Feature Article of Saturday, 10 November 2012
Columnist: Hayford, Kwesi Atta-Krufi
US President Barak Obama has just won a historic two-term office after a bitter battle with Mitt Romney. In the end when it came to popular votes the difference was in excess of one million votes. Obama has proved to be another comeback kid after he seemed to have thrown it away after the first debate. Once more Obama’s victory is setting the non-performing NDC into thinking that two terms in office is a matter of course. Okudzeto Ablakwa has fired the first salvo and i am minded to hit him back for six.
There are three key facts that Ghanaians need to learn from Obama’s victory.
First of all Americans did not just give Obama a second term because they think he or any incumbent president is entitled to a second term. Obama had to make a case for why he must be retained. In the end, he won a hard-fought re-election, because he was the better candidate; the candidate whose vision of America and whose policy proposals resonated with the majority of the electorate. In short, Obama earned his re-election; Americans did not hand it to him on a silver platter.
Secondly Obama won because his opponent, Romney, failed to articulate what policies he stood for besides wanting to be President. Obama carried Americans with him because he made their concerns and needs his cause. Romney and his campaign thought they could unseat Obama simply by spending hundreds and millions of dollars on sleek advertising. In the end, Americans rejected the attempt to use money to buy their elections. People-centred policies, not money, are what eventually won the day. Obama was the people's choice. Romney banked his hopes on money and advertising.
Finally, Obama won on his RECORD. Americans did not vote for Obama because of his race or identity. They voted for him because they embraced what he has worked hard to accomplish in the last four years, including passing legislation to ensure that every American would have access to health care and insurance. He won the youth vote because of his policies expanding access to student loans and educational opportunity for millions of American students. In his last State of the Union address he directed all states to ensure children stayed in free and compulsory education until they are 18 years old. He won the vote of teachers because of his progressive policies on behalf of public education. He won the support of millions of working class Americans because of his bold efforts to save the American auto industry from collapse. He ensured his policies on energy gave American a sense of renewal from pollution. In short, Obama won because he focused and delivered on ISSUES.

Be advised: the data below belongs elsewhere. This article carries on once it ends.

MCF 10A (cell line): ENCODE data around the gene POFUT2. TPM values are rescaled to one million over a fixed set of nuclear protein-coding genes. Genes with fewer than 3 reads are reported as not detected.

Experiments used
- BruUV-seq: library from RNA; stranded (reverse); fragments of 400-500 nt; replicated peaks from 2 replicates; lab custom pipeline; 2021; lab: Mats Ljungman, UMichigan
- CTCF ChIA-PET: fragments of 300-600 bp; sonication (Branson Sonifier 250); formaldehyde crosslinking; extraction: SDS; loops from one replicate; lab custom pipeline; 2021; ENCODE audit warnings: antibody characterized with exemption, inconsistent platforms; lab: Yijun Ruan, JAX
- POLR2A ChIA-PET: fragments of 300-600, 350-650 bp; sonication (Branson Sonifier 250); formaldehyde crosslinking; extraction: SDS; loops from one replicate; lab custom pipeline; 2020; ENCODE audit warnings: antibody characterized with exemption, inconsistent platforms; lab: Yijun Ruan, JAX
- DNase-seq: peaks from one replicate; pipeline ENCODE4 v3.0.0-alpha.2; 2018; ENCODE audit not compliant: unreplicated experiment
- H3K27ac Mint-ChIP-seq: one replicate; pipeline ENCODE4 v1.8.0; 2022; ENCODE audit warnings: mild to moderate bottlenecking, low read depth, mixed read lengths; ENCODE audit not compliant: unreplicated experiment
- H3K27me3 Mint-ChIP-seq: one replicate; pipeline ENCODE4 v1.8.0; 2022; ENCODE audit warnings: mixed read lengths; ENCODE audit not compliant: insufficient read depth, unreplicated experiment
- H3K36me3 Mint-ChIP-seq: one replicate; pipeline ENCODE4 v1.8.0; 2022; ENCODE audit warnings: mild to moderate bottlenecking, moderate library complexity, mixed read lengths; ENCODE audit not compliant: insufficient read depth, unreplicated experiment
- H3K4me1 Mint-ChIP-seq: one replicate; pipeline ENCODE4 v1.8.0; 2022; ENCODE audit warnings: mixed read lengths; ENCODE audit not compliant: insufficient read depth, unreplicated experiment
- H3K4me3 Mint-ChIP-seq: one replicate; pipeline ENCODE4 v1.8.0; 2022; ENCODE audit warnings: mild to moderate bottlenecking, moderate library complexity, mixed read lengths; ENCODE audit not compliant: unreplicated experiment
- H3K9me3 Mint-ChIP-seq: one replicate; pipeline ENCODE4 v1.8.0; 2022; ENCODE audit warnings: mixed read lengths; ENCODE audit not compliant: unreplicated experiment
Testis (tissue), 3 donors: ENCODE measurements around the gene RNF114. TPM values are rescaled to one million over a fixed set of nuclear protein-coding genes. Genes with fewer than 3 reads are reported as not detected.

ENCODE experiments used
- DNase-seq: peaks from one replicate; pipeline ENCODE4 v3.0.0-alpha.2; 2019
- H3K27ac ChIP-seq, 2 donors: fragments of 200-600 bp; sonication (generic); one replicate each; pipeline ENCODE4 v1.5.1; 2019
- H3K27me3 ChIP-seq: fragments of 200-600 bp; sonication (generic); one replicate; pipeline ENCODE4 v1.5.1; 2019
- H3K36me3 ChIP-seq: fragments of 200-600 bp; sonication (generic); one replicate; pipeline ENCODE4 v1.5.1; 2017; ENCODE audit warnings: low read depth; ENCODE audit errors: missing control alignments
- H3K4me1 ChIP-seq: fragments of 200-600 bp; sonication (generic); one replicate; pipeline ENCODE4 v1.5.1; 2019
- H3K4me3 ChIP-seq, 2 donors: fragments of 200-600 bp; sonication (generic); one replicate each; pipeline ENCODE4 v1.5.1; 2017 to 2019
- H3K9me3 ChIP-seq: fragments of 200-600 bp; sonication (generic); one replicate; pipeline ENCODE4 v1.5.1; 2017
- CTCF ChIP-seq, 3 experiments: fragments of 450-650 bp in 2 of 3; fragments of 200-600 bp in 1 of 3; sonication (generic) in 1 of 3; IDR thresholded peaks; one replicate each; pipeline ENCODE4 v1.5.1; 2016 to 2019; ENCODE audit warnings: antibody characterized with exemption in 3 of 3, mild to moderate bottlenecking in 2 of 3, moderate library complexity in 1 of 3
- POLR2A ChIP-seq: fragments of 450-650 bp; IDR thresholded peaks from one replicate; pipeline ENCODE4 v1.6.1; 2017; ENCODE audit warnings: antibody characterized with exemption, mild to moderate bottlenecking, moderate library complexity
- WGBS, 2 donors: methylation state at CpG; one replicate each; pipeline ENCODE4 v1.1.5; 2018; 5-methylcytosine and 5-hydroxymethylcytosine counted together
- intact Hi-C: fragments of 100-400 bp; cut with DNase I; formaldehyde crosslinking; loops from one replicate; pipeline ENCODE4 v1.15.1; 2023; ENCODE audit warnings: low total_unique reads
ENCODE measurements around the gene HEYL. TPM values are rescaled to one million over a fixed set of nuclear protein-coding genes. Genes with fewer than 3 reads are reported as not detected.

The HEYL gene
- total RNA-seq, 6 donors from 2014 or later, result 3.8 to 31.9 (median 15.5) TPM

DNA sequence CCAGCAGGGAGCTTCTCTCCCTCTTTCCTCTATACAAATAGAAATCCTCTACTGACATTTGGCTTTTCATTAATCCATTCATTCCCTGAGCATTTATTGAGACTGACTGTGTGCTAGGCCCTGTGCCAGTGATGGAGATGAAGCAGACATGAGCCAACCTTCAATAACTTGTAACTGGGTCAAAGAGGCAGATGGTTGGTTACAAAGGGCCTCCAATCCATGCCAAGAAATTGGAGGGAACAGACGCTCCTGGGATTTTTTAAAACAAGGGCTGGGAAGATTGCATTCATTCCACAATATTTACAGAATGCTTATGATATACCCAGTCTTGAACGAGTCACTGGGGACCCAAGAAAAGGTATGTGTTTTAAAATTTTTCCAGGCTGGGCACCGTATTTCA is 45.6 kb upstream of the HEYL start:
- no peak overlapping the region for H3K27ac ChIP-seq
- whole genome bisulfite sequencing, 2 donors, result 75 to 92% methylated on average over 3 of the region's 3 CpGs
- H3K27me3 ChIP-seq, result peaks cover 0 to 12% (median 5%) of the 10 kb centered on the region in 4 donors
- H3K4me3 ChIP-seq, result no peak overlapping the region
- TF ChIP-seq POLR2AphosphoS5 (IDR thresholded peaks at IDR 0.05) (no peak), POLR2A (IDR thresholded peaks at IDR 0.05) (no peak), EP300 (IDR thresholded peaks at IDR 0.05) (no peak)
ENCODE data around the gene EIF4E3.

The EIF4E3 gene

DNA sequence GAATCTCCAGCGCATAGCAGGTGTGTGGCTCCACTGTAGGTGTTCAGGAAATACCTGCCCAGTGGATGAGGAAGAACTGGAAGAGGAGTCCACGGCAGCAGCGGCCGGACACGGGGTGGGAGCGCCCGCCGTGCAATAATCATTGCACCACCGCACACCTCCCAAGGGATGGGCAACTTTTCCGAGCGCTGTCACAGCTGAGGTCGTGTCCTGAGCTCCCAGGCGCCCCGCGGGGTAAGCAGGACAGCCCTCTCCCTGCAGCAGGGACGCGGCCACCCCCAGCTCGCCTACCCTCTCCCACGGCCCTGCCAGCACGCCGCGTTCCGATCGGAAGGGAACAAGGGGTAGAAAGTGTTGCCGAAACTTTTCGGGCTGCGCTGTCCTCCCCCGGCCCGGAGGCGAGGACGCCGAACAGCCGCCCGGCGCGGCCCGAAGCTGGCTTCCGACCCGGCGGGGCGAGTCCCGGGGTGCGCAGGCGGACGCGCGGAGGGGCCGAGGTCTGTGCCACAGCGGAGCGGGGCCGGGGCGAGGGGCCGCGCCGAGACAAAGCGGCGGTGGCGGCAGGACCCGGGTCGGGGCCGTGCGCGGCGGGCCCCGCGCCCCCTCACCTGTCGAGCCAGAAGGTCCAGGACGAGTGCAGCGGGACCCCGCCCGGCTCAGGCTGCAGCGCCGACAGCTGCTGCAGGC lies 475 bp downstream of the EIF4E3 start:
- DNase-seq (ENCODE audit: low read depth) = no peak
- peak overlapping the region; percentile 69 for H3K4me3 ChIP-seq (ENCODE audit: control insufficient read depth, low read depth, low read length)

The lessons that we in Ghana must learn from Obama’s victory are therefore clear. Policies and investments in education, health, jobs, energy and care for the plight of the ordinary American won him the day. In Ghana, the NDC has proved over the four years that they do not have any RECORD to campaign on. They have a terrible record on corruption and the President himself has been fingered in a number of failed and shady deals including STX Korea, Embraer aircrafts, Cuba scholarship, Amajero cocoa deal and even to a point where late President Mills was in the process of investigating him. They are relying on money, big billboards and tribalism and not policies, which they do not have. On the other hand the NPP policies on education, specifically free SHS, redefinition of basic education and Teachers’ First have resonated well with stakeholders in education. Their fight on the side of NHIS and free maternal healthcare, programmes to create jobs and bring Bui on stream as a matter of urgency all suggest to me that they have more people centred policies that will carry the day.
It is not incumbency that wins presidency but issues and policies that resonate well with people.
NPP has the edge come December 7 on my cards.
Kwesi Atta-Krufi Hayford